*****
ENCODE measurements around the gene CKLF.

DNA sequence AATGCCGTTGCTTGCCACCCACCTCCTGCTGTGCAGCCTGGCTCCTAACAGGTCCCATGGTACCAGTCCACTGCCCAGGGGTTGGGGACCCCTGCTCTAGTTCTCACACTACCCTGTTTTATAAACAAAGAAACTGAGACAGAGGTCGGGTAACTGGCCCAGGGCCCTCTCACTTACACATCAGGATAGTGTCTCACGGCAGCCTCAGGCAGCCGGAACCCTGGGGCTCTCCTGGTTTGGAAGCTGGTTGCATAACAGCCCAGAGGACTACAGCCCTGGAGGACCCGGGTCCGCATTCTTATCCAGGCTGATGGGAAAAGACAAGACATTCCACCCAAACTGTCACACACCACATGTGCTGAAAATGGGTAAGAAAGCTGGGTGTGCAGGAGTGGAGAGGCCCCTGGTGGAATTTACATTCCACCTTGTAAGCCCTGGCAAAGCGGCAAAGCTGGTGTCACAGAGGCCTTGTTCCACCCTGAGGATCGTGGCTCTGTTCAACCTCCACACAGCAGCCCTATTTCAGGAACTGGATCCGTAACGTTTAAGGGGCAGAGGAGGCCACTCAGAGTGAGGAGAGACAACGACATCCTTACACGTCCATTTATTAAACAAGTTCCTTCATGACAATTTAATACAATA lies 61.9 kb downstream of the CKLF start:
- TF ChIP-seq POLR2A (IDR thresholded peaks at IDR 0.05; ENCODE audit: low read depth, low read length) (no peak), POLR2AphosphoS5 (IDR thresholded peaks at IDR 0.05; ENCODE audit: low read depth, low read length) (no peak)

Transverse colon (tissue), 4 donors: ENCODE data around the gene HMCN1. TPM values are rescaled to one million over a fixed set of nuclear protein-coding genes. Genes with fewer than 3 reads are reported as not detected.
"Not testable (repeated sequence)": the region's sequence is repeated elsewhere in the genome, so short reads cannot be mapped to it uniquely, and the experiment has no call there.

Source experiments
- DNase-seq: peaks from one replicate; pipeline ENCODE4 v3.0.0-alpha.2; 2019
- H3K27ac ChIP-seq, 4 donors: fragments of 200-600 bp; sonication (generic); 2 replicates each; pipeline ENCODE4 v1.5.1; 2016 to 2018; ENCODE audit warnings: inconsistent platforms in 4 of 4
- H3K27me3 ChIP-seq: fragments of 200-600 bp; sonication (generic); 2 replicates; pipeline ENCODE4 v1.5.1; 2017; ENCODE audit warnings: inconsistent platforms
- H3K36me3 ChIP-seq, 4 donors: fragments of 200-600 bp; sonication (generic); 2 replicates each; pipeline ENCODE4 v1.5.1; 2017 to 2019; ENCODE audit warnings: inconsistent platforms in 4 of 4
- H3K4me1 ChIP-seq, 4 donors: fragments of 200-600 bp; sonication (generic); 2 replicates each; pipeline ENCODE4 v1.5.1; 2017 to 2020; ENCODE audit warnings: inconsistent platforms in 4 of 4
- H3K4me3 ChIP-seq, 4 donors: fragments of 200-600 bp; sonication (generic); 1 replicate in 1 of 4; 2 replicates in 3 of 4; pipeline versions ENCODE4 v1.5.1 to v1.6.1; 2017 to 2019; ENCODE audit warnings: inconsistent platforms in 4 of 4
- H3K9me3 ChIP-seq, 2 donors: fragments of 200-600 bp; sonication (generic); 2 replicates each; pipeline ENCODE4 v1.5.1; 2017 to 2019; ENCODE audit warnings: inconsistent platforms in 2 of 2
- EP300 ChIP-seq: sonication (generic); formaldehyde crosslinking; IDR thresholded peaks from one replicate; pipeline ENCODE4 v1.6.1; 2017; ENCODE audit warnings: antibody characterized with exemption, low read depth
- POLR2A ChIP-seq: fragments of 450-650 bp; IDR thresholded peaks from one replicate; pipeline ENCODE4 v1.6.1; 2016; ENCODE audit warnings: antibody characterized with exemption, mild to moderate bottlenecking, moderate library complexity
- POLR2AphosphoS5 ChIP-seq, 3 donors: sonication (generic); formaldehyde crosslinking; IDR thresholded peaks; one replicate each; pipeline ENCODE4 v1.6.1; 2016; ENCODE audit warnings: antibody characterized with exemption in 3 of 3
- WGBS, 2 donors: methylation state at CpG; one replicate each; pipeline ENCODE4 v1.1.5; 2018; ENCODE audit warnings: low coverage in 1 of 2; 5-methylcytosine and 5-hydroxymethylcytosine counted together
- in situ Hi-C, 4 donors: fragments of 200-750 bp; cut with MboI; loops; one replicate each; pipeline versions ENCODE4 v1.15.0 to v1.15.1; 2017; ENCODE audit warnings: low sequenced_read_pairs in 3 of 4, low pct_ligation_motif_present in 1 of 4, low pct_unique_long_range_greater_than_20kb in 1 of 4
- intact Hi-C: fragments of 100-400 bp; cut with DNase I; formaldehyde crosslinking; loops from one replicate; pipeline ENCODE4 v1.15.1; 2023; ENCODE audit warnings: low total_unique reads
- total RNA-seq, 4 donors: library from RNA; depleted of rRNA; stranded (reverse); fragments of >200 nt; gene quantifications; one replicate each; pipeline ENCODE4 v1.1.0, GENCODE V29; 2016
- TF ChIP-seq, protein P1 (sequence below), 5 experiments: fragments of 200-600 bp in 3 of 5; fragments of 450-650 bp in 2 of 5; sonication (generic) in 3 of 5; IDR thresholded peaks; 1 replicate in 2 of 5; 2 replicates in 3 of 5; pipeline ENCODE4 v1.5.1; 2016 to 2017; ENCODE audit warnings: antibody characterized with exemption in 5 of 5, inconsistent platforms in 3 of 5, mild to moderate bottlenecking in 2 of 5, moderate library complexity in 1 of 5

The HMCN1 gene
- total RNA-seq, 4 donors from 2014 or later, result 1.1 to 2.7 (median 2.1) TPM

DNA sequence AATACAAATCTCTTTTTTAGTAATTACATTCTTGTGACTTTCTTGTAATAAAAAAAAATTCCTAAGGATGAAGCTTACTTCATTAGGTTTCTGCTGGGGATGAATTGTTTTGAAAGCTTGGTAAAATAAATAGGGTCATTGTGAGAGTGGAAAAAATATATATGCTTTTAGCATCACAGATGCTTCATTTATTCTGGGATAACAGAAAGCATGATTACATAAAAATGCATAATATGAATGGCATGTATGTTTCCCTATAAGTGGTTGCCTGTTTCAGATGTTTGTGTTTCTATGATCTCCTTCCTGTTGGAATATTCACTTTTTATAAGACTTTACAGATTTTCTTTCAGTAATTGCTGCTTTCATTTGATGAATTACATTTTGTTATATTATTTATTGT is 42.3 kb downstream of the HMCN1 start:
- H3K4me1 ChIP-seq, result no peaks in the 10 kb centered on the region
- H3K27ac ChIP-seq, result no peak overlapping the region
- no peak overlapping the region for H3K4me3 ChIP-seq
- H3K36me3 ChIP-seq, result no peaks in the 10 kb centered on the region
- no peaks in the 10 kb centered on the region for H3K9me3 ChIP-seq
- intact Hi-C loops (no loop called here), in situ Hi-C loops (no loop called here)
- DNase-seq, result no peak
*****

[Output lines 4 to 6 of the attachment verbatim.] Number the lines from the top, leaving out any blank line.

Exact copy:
Transverse colon (tissue), 4 donors: ENCODE data around the gene HMCN1. TPM values are rescaled to one million over a fixed set of nuclear protein-coding genes. Genes with fewer than 3 reads are reported as not detected.
"Not testable (repeated sequence)": the region's sequence is repeated elsewhere in the genome, so short reads cannot be mapped to it uniquely, and the experiment has no call there.

Source experiments